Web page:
The idea that drinking red wine may provide health benefits – or possibly even extend your life – is an appealing thought for many people. Now, there may be added attraction. Researchers have found that when given resveratrol, a compound found in red wine, bees consume less food.Purdue University: Scientists have way to control sugars that lead to diabetes, obesity
Previous scientific studies on resveratrol show that it lengthens the lifespan of diverse organisms ranging from unicellular yeast to fruit flies and mice. Since bees are social animals like humans, a team of scientists from Arizona State University, the Norwegian University of Life Sciences, and Harvard Medical School, decided to test the effects of the chemical on the honey bee.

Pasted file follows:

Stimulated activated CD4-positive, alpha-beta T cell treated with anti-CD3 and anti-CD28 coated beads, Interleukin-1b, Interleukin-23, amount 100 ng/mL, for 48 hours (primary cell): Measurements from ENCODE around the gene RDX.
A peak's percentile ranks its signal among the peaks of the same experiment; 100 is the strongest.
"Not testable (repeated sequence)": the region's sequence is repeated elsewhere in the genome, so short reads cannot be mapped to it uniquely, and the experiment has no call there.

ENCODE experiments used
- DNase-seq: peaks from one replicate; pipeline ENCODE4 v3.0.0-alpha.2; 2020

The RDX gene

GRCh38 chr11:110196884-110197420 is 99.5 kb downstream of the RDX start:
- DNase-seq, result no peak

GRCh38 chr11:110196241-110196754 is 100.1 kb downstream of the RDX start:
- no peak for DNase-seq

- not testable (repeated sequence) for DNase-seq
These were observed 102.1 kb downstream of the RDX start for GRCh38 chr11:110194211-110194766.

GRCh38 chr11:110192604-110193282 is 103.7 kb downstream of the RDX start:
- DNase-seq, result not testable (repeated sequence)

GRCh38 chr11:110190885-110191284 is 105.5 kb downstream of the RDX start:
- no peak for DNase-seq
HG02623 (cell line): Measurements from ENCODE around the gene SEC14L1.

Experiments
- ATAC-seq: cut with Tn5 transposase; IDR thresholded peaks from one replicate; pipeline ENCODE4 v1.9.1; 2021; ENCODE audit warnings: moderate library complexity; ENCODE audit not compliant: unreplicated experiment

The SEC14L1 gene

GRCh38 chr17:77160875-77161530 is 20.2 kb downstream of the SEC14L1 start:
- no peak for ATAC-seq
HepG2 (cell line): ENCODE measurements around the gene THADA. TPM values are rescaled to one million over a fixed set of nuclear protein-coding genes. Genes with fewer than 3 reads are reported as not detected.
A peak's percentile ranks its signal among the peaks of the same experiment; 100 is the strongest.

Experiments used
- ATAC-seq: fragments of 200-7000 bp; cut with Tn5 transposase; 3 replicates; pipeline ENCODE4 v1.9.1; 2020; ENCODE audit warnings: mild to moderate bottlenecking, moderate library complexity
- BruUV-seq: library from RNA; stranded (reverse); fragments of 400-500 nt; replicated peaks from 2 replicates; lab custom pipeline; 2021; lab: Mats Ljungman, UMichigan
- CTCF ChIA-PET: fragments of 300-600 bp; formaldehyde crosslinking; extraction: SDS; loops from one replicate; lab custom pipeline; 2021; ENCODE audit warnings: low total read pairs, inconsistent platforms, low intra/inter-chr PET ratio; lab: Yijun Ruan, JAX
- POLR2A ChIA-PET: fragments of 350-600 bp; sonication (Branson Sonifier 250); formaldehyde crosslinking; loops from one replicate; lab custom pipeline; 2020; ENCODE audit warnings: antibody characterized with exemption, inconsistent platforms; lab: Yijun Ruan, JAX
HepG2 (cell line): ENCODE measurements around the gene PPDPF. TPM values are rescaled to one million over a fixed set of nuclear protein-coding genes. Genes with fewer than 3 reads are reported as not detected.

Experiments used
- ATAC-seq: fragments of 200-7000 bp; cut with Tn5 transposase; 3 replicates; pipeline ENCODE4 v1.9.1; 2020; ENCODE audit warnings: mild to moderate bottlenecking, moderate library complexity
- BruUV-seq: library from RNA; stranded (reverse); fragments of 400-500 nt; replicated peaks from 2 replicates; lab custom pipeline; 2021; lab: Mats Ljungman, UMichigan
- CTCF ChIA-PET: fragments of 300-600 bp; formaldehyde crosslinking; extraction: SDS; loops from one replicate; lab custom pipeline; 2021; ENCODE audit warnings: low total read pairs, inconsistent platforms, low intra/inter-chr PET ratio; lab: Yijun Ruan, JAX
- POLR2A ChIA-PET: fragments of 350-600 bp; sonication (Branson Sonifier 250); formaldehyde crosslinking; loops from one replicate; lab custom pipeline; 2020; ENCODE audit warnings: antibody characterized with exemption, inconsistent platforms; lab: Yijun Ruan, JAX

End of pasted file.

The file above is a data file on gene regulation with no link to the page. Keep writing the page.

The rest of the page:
Their research has confirmed that not only does this compound extend the lifespan of honey bees by 33 to 38 percent, it also changes the decisions that bees make about food by triggering a “moderation effect” when they eat.
September 25, 2012
WEST LAFAYETTE, Ind. - Scientists can now turn on or off the enzymes responsible for processing starchy foods into sugars in the human digestive system, a finding they believe will allow them to better control those processes in people with type 2 diabetes and obesity.Purdue University: Cutting livestock greenhouse gases requires effort from rich and poor countries
Bruce Hamaker, a professor of food science and director of the Whistler Center for Carbohydrate Research at Purdue University, said the four small intestine enzymes, called alpha-glucosidases, are responsible for generating glucose from starch digestion. Each enzyme functions differently, breaking down starches into different sugars at different rates. Someone missing one or more of those enzymes creates glucose improperly.